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116. Horace, Montaigne and Azad

 

 

116. Horace, Montaigne and Azad
“So are we drawn, as wood is shoved,
By others’ sinews each way moved.”
Montaigne remarks on the above lines of Horace:–
“We go not, but we are carried, as things that float, now gliding gently, now hulling violently, according as the water is either stormy or calm.”
While reading this passage in Montaigne I was put in mind of a verse by our late and lamented poet “Azad” who has given an expression to this idea much more beautifully than either Horace or Montaigne. Says he:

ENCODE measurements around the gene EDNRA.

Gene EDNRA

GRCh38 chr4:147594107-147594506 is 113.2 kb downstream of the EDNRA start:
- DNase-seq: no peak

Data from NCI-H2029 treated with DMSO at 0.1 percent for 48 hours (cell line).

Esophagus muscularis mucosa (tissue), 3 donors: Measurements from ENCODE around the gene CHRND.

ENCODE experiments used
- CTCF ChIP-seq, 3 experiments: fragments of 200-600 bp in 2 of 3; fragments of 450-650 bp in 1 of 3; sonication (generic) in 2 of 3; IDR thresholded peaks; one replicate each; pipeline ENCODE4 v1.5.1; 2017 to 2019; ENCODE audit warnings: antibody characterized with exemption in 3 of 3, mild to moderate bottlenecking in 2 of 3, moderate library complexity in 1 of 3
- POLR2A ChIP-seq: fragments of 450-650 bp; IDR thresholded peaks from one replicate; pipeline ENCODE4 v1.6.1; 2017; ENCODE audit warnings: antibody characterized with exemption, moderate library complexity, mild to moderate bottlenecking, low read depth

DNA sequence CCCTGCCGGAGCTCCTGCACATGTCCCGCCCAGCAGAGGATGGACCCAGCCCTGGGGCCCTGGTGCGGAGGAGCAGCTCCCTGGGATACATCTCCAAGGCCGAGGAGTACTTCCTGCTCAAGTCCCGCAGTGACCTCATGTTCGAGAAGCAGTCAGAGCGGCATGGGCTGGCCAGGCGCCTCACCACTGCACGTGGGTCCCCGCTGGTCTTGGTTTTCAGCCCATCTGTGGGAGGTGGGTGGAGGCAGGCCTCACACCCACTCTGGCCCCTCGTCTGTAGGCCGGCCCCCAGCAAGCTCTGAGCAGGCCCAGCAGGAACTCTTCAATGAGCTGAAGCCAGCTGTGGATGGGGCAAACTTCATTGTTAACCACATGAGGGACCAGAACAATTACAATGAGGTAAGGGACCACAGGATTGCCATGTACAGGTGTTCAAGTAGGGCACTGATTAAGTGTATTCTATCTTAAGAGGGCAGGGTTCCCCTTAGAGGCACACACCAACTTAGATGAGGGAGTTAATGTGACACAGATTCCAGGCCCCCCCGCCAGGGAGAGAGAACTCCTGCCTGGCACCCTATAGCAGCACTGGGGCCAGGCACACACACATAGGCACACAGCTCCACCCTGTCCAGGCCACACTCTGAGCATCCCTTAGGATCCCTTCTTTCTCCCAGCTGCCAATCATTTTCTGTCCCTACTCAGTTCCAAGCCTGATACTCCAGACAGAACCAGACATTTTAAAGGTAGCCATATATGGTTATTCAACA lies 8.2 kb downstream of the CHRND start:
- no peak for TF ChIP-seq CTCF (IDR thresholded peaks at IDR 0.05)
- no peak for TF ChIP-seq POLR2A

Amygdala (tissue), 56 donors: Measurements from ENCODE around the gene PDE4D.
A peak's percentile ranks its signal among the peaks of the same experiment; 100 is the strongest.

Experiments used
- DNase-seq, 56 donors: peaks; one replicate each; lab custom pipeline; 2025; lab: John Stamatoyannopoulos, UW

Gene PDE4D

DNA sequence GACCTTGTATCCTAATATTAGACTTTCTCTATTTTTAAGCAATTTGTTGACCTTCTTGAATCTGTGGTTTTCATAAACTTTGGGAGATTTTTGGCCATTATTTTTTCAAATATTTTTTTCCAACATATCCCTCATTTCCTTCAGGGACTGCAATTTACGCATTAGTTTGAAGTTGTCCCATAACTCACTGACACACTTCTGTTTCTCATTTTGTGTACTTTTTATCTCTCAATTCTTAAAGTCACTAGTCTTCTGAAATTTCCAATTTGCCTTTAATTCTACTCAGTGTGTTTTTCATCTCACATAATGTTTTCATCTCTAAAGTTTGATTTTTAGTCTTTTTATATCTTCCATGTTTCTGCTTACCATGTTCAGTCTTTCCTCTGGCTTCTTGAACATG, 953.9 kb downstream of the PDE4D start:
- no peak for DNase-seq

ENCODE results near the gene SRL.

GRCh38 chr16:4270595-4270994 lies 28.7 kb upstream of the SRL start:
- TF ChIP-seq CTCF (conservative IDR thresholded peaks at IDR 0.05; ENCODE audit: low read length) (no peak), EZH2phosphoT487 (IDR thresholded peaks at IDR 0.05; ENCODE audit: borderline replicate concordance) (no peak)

جہاز عمر رواں پر سوار بیٹھے ہیں
سوار خاک ہیں بے اختیار بیٹھے ہیں

* The Urdu couplet could be translated as: “We ride the boat of
the passing age. Nay, not ride it but merely sitting on board
without control.” KAS.
* This reflection was published in New Era, Lucknow, in 1917.
The “poet” was changed to “writer”, and in the second line of
Azad’s Urdu couplet,  khak hain  was changed to  kahay ko –
KAS.

 

 

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